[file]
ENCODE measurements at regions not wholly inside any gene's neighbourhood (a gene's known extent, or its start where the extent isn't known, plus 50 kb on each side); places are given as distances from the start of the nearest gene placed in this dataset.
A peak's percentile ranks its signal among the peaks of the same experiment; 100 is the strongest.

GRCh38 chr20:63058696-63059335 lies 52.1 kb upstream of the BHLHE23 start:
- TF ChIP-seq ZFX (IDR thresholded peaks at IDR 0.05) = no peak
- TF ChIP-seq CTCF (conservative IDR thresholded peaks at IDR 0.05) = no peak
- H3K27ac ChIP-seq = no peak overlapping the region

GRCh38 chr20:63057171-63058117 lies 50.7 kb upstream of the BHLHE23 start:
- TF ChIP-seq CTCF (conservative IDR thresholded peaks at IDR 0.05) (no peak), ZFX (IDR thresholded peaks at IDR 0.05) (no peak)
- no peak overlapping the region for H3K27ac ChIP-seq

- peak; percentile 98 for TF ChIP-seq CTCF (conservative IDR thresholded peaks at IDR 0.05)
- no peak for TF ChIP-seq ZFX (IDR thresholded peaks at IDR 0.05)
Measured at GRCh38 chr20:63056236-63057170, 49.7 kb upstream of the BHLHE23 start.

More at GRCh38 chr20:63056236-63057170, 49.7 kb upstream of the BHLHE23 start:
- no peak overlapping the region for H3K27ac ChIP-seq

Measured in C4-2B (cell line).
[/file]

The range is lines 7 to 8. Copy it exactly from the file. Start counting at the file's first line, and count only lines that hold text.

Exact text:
GRCh38 chr20:63057171-63058117 lies 50.7 kb upstream of the BHLHE23 start:
- TF ChIP-seq CTCF (conservative IDR thresholded peaks at IDR 0.05) (no peak), ZFX (IDR thresholded peaks at IDR 0.05) (no peak)